Peter Probst, a self-professed “biodiesel enthusiast,” first gained his zeal for such fuels as a university student, and his passion continues full speed ahead.
In fact, he has made a business out of it.
Today, Probst is president of Indigenous Energy based in Chicago. He supports businesses and individuals converting to and using biofuels and promotes the use of such fuels. He consults for the Illinois Soybean Association.
“And I encourage fleets to join the B20 Club,” he said.
The B20 Club is a partnership between the ISA checkoff program and the American Lung Association that recognizes
Illinois-based organizations with a strong commitment to run fleets on biodiesel blends of 20% or greater.
Probst researches deterrents to using biodiesel and attempts to address them. He offers support to biodiesel users testing for fuel quality and provides research for legislation to provide incentives for biodiesel use.
He worked with the Illinois Soybean Association and others in getting the B20 bill passed in Illinois this year. Illinois Gov. J.B. Pritzker signed the bill incentivizing increasing blends of biodiesel into law in April.
For Ron Kindred, a corn and soybean farmer in central Illinois and ISA government relations committee chairman, “it felt pretty good” to get that incentive passed in Illinois. With soybean growers and biodiesel production here, it is a “win, win, win for farmers, consumers and the economy,” he said.
Kindred, who is vice chairman of the Illinois Soybean Association, uses a B11 blend on his farm in Atlanta, Ill.
“We hope to ramp up to B20,” he said.
Kindred first tried biodiesel 10 to 15 years ago when the first tax incentives started. His advice to farmers starting to use biodiesel is to treat storage tanks and tractors in the winter to avoid any issues with algae or quality. It’s worth the effort as biodiesel blends cost a little less than diesel now and are better for the environment, he said.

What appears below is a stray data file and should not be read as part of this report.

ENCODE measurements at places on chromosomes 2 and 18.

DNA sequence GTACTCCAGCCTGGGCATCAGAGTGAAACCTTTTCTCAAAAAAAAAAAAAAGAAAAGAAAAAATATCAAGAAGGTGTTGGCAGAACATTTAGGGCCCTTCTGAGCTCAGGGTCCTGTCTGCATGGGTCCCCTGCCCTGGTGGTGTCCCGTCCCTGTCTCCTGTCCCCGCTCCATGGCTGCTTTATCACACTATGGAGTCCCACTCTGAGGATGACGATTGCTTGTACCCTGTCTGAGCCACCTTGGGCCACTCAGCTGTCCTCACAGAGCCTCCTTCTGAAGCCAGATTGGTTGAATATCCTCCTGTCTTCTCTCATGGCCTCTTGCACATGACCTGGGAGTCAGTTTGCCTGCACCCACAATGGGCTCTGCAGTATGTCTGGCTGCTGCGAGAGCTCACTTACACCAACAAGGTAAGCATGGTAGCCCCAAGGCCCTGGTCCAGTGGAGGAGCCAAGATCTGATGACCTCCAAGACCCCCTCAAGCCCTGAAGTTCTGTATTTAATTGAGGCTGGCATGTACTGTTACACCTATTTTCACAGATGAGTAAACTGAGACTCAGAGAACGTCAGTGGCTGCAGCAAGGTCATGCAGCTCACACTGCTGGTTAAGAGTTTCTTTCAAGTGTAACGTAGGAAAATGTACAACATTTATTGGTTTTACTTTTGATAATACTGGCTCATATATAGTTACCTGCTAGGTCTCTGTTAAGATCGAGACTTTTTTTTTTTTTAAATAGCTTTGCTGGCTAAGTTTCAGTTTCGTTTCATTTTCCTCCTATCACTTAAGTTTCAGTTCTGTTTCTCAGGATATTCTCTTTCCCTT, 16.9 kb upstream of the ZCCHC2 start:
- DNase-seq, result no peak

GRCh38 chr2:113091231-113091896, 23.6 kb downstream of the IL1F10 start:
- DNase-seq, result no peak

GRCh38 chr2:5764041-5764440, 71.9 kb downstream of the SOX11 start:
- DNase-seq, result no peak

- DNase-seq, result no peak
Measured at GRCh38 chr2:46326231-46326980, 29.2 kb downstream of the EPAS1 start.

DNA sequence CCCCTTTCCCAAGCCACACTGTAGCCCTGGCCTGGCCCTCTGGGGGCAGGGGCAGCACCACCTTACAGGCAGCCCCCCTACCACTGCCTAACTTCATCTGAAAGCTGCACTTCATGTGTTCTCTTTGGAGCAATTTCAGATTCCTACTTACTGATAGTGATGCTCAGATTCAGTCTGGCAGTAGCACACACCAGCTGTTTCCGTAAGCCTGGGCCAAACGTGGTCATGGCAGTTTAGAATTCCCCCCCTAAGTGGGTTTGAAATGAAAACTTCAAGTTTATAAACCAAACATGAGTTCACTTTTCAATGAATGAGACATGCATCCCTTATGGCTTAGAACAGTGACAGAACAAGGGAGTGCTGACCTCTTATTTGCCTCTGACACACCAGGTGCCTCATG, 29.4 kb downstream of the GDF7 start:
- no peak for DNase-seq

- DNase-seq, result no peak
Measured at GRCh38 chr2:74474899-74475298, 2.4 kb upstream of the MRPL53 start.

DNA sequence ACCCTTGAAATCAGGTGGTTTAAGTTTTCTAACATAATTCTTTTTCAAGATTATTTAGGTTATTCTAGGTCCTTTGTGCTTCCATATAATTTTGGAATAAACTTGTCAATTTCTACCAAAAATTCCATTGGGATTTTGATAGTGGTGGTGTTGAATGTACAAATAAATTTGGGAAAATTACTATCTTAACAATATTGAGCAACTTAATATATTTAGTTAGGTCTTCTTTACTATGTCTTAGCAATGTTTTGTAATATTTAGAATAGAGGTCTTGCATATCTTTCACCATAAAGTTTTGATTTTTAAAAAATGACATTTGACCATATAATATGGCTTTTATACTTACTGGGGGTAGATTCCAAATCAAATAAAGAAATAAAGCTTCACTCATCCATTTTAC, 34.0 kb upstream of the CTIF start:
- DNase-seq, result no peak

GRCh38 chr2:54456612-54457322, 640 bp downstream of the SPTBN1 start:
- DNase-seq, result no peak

While studying electrical engineering at the University of Illinois at Chicago, Probst competed in the Ethanol Vehicle Challenge in 2000. The team won first place against 16 other engineering universities.
His interest continued to grow in fuels that had lower pollution, and he was inspired by people who converted vehicles to run on vegetable oil in the early days
“Vegetable oil was a big thing then — not a good thing,” he said.
As research progressed, more efficient, engine-friendly blends were found.
“Those early times were really exciting,” said Probst, who converted a Mercedes station wagon to run on vegetable oil and biodiesel.
Today he helps facilitate using modern biofuels for customers who may need help finding a nearby supplier, he said.
He will often talk to fleet managers, and his team even inspects retailers’ fuel tanks to make sure there isn’t a problem with sludge or sediment.
Probst remains keen on what biodiesel can do for the environment as well as being part of the food production process.
“Biodiesel isn’t food versus fuel. It’s food and fuel,” he said.
As demand grows, so does production. Only 20 years ago the U.S. production of biodiesel was about 10 million gallons annually. Today, the U.S. produces about 1.8 billion gallons annually and is expected to reach 6 billion gallons by 2030, Probst said.
Besides quantity, biodiesel has really improved in quality, Kindred said. Some people still remember how early biodiesel caused problems 20 years ago and are hesitant to try it again, the farmer said.
“Today is the best quality we’ve ever made. I think it will just continue to improve every year,” he said.
Today 40% of the soybeans produced in Illinois stay in the U.S. for crushing and the rest goes to export. The forecast is for that to be closer to 50-50 in the future, with the demand for biodiesel being part of that, said Andrew Larson, the Illinois Soybean Association director of government relations and strategy.
Larson’s message is there are more opportunities for soybean oil coming with biodiesel, renewable diesel and in the longer-term, aviation fuel being developed.
And while people’s attention is drawn to electric vehicles, it will be many years before the large commercial trucks could be switched to electric. In the meantime, more environmentally friendly fuel will still be needed, Larson said.